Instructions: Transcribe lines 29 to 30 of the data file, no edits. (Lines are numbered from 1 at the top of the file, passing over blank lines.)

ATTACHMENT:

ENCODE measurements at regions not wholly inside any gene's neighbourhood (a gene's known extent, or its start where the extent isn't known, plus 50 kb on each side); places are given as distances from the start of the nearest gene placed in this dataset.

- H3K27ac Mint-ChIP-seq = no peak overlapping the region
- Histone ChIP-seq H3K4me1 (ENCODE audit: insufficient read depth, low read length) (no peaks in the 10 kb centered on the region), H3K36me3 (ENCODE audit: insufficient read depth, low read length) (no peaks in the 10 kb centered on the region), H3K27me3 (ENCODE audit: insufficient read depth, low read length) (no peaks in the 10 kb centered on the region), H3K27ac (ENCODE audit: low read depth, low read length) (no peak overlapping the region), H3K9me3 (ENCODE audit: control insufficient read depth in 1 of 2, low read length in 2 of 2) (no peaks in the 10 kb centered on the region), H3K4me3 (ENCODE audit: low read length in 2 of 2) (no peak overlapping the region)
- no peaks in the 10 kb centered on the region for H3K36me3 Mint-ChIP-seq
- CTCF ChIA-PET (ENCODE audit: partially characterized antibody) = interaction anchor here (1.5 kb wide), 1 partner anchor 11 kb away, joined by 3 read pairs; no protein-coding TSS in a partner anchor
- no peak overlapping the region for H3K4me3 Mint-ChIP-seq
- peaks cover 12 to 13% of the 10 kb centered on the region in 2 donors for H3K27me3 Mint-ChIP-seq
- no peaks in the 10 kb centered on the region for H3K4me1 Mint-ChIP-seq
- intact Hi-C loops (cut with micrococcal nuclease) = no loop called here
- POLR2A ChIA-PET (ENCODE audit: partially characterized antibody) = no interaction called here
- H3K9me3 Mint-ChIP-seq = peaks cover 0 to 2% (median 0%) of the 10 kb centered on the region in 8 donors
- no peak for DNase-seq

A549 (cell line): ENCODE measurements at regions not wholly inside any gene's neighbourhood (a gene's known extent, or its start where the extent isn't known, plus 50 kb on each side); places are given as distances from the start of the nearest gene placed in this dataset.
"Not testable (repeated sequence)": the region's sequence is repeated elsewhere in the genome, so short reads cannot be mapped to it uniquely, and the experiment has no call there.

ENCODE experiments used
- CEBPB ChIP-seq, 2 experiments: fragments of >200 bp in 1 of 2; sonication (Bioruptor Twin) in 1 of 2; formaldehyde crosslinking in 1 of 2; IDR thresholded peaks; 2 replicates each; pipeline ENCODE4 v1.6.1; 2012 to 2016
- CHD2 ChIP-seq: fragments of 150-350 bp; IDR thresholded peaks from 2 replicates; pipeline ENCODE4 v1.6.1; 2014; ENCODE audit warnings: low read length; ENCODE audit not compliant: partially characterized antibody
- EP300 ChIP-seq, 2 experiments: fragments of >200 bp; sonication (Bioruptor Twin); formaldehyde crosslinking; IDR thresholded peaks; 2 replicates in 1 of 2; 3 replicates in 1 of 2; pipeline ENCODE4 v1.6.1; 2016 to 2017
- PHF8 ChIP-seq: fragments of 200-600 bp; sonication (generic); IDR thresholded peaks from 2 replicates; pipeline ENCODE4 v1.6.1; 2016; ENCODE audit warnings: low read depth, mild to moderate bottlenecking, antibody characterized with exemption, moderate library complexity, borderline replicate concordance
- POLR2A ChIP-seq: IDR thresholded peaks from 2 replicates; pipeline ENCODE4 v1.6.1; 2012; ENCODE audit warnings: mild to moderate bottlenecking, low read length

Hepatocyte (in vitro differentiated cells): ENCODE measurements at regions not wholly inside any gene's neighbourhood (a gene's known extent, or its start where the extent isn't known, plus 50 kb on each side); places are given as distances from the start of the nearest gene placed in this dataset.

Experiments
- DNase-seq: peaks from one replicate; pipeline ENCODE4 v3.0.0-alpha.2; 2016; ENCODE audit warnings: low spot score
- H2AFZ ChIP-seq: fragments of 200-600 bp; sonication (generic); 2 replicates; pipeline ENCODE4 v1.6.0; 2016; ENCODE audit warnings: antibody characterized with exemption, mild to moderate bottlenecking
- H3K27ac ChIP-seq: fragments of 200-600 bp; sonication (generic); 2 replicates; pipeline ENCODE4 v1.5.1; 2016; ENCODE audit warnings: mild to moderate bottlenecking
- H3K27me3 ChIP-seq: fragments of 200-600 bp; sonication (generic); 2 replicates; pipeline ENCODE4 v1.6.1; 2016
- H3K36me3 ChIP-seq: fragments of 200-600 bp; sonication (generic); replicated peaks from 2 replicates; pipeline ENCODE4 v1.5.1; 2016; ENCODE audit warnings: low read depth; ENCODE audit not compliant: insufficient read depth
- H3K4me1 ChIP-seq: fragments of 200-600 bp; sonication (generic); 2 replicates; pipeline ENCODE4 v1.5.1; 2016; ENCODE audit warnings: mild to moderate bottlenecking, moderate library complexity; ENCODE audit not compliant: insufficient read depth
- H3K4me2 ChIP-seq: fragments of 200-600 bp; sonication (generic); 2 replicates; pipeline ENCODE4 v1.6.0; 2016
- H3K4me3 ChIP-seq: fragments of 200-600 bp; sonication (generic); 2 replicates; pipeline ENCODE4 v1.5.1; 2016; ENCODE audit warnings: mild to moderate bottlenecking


- H3K4me2 ChIP-seq: fragments of 200-600 bp; sonication (generic); 2 replicates; pipeline ENCODE4 v1.6.0; 2016
- H3K4me3 ChIP-seq: fragments of 200-600 bp; sonication (generic); 2 replicates; pipeline ENCODE4 v1.5.1; 2016; ENCODE audit warnings: mild to moderate bottlenecking